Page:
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Safety Sucks… and Other Procurement Lessons Learned from the Cockpit

Scott Smith, General Manager of Enterprise Solutions at GordianThis Executive Viewpoint post is authored by Scott Smith, Vice Chair for The Institute for Public Procurement (NIGP) Business Council and General Manager, Enterprise Business for Gordian. 

In a younger life, when my waist and hair were the conversely appropriate degrees of thickness, I spent some time as a naval aviator.

On occasion, the entire air wing would cease flight operations for day-long safety stand-downs. One particular day, my commanding officer strode into the ready room and with all sincerity proclaimed, “Gentlemen, safety sucks.”

Scheduled in the wake of an aircraft mishap, it seemed an inappropriate opening for a forum intended to focus on flight safety issues. He went on to explain that he would like nothing better than to remove the reins, that flying without constraint would make for an exhilarating experience. It would just be more fun. This was a message that resonated well with a group that, despite the airs of military discipline, was prone to test the limits of authority and the flight envelope.

He had our attention.

However, the real message followed: Constraints are an essential part of professional discipline. Without discipline, you sacrifice excellence. Without excellence, you sacrifice the mission.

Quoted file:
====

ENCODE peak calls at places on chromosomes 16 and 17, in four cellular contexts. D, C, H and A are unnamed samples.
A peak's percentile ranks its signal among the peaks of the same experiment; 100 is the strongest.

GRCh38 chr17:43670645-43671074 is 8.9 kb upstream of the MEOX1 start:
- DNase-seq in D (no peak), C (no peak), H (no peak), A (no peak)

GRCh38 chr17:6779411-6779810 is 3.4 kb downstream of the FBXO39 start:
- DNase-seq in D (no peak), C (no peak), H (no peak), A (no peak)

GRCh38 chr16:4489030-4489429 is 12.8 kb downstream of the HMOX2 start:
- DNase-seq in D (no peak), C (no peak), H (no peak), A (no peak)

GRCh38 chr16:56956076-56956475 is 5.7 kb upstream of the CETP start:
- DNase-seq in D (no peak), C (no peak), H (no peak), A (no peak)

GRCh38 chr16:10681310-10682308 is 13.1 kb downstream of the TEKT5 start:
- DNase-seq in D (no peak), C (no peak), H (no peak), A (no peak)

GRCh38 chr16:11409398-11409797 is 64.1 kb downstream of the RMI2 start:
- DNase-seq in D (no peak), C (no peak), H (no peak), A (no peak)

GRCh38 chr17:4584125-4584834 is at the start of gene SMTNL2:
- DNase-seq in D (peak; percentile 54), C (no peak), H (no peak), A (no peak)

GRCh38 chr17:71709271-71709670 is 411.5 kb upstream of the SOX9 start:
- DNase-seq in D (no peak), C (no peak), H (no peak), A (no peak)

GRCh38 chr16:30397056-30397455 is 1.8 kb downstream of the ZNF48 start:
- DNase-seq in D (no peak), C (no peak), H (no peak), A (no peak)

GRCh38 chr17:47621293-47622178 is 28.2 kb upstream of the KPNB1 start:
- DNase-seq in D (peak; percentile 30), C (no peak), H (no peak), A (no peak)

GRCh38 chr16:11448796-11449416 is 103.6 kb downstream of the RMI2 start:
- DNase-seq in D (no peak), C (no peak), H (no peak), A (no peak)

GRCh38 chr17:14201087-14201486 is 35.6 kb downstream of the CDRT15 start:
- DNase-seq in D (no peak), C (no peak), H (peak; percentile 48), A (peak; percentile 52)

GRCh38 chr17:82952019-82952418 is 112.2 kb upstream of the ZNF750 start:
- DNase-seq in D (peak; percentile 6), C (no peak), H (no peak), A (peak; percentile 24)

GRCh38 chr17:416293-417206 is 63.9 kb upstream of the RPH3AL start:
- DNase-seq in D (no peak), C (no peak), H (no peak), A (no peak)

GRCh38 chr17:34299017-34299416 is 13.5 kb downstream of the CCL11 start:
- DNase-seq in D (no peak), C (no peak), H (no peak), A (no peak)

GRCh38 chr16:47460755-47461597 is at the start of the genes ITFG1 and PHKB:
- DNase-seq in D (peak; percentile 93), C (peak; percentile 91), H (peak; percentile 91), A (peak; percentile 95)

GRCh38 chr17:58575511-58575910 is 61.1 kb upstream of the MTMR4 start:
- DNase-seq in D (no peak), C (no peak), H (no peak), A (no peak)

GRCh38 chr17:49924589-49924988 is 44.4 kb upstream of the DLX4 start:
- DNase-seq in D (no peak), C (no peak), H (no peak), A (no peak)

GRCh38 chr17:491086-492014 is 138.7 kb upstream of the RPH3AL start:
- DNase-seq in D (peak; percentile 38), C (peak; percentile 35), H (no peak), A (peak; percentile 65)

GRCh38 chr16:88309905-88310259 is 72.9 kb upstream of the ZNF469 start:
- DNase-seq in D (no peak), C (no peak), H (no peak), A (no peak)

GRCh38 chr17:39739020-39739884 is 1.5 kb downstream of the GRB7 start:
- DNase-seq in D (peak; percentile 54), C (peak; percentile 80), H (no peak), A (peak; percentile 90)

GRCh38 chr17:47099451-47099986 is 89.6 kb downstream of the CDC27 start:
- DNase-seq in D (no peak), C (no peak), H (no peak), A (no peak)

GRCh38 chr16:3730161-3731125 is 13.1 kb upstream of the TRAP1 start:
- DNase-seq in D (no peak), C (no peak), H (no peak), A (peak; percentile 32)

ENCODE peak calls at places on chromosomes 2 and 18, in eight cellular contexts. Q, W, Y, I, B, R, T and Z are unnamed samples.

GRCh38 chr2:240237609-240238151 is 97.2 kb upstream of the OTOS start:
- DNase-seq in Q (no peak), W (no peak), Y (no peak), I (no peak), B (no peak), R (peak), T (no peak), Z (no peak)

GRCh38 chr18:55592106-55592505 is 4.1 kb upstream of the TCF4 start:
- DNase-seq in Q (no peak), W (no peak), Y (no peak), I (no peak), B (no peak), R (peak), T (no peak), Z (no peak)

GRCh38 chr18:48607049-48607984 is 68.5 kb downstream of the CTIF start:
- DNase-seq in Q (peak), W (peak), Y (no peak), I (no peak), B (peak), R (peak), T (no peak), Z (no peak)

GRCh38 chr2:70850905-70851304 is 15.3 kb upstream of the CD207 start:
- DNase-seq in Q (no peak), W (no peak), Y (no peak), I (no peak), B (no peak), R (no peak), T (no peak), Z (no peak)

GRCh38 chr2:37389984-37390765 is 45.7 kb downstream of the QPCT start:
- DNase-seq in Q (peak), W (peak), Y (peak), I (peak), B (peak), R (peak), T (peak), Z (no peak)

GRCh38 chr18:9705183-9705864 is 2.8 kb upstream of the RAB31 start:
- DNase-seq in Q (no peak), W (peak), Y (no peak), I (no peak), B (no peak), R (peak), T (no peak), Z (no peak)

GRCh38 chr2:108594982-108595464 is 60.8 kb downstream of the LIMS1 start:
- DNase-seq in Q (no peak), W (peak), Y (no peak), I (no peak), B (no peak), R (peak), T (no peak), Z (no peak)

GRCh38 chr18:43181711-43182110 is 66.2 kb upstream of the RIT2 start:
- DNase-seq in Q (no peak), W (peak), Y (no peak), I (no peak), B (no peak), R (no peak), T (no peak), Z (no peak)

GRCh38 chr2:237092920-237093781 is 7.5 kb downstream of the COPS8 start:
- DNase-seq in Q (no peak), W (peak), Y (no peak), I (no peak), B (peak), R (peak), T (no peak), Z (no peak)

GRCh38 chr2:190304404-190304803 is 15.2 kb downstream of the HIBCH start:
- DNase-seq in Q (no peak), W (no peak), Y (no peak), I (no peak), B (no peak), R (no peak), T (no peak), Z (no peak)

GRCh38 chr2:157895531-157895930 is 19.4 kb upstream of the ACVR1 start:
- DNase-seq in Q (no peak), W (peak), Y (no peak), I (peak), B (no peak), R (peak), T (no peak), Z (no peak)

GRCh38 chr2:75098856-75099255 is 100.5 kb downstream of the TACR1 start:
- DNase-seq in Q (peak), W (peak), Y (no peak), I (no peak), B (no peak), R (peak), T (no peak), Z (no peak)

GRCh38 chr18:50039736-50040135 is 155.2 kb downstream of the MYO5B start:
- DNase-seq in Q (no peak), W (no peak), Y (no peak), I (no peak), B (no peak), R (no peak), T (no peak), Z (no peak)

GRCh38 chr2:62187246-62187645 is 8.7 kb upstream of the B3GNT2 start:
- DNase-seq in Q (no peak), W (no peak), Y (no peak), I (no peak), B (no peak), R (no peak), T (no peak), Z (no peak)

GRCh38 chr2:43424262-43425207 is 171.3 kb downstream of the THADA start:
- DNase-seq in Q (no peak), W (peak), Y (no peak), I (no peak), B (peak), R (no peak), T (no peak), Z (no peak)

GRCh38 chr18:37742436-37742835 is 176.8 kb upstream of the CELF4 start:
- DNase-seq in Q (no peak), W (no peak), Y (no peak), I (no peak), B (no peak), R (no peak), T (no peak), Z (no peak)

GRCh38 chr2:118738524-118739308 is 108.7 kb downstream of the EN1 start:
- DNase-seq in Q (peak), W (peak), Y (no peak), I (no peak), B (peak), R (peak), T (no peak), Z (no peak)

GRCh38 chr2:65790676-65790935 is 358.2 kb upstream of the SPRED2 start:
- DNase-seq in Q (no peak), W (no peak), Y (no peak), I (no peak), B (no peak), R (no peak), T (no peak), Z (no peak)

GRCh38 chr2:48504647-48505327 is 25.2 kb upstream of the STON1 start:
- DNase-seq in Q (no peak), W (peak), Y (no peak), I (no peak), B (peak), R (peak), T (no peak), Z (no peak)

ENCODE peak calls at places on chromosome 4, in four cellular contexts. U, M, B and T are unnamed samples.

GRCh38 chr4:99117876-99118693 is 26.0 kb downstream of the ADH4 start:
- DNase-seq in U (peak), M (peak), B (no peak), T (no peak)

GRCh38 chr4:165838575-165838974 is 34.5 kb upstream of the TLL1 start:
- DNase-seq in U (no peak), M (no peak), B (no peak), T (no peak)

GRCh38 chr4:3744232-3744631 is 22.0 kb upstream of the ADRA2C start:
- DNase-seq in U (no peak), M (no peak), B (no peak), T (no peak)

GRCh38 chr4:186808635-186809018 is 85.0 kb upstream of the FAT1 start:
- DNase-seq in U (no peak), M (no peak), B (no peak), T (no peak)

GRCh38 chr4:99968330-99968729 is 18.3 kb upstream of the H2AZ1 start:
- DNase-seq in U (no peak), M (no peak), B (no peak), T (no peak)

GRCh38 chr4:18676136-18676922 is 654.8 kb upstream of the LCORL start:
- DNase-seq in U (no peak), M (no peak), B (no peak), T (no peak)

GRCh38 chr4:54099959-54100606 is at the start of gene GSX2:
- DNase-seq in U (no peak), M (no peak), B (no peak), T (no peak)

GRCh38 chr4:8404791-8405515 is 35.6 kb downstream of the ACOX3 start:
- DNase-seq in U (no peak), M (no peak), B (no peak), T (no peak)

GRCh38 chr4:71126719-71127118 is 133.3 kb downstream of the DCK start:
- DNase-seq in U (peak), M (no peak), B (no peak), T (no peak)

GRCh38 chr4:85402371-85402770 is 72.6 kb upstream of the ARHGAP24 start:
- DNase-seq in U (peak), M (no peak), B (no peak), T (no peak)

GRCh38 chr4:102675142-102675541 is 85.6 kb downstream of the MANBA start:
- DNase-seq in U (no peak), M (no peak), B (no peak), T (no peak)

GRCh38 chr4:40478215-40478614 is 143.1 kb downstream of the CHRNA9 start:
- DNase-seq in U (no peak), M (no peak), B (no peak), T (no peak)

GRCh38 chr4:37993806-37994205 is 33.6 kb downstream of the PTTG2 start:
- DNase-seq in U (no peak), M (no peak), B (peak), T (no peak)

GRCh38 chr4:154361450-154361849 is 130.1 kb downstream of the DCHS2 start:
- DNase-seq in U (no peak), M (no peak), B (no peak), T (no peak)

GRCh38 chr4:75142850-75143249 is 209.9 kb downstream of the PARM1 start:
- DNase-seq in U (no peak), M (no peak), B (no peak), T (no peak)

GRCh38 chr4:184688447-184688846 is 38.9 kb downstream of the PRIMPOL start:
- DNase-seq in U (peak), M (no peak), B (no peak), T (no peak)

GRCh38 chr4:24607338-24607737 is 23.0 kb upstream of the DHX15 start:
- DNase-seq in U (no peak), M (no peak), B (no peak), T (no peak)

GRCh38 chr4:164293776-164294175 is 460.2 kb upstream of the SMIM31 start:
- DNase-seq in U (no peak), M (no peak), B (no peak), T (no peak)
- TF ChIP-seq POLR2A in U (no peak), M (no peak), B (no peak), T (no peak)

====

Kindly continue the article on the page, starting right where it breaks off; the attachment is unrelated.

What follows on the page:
National Procurement Month: Procurement professionals find creative solutions and are progressive in challenging the status quo.

As Procurement Month winds down, it seems appropriate to acknowledge the lesson learned from my former life. In the more than two decades since I’ve been in the cockpit, I have largely spent that time helping deliver solutions to various levels of government. It didn’t take long to learn the folks with “Procurement” on their business card are the enablers of mission success in the public sector. Ultimately, nothing gets done without them.

What is too often mistaken for bureaucracy is the framework in which excellence thrives. That framework is upheld by those professionals who are often thought to merely toil in the background. Through the years, though, I have witnessed Procurement evolve to become a much more strategic player at the table. This benefits all of us – end users, suppliers and taxpayers alike.

A couple more lessons I learned:

• Rules of engagement (ROE) matter. Rules of engagement keep unintended conflict at bay. No one really likes them; they curtail the advantage. In a landscape where competition is ever-intensifying, public procurement professionals are the purveyors of fair play. It’s a role I don’t envy, but one I certainly appreciate.

• No one likes heading into combat equipped by the lowest bidder. It was a common expression, the kind of satirical humor that eases the tension. Thank goodness for those procurement professionals that have championed the movement toward best value procurement over the years. It has not been an easy quest – change never is.

Some may be quick to decree these comparisons a bit melodramatic. I’m not so sure. Have you seen some of the stuff these folks help deliver? Emergency response equipment and services, construction projects, even a weapons system or two at the federal level. I’d say discipline and excellence and mission are every bit as paramount in their daily routine as the stakeholders they serve.

I traded in my flight bag for a briefcase longer ago than I care to remember. Since then, I have had the good fortune to work with some of the best in the procurement profession, individuals that have been creative in finding solutions and progressive in challenging the status quo. All with the mission in mind. It’s been my privilege.

Thanks for your service.